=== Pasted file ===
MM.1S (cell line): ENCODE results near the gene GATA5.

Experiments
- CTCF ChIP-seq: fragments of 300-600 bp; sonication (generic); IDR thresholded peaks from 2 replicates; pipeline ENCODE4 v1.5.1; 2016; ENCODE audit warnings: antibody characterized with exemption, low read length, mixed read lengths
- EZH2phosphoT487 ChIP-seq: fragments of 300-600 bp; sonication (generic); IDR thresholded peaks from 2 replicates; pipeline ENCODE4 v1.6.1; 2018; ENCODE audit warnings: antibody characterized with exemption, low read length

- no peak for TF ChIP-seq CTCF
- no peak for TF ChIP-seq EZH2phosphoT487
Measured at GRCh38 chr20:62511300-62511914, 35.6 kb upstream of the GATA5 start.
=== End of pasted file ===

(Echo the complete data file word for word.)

MM.1S (cell line): ENCODE results near the gene GATA5.

Experiments
- CTCF ChIP-seq: fragments of 300-600 bp; sonication (generic); IDR thresholded peaks from 2 replicates; pipeline ENCODE4 v1.5.1; 2016; ENCODE audit warnings: antibody characterized with exemption, low read length, mixed read lengths
- EZH2phosphoT487 ChIP-seq: fragments of 300-600 bp; sonication (generic); IDR thresholded peaks from 2 replicates; pipeline ENCODE4 v1.6.1; 2018; ENCODE audit warnings: antibody characterized with exemption, low read length

- no peak for TF ChIP-seq CTCF
- no peak for TF ChIP-seq EZH2phosphoT487
Measured at GRCh38 chr20:62511300-62511914, 35.6 kb upstream of the GATA5 start.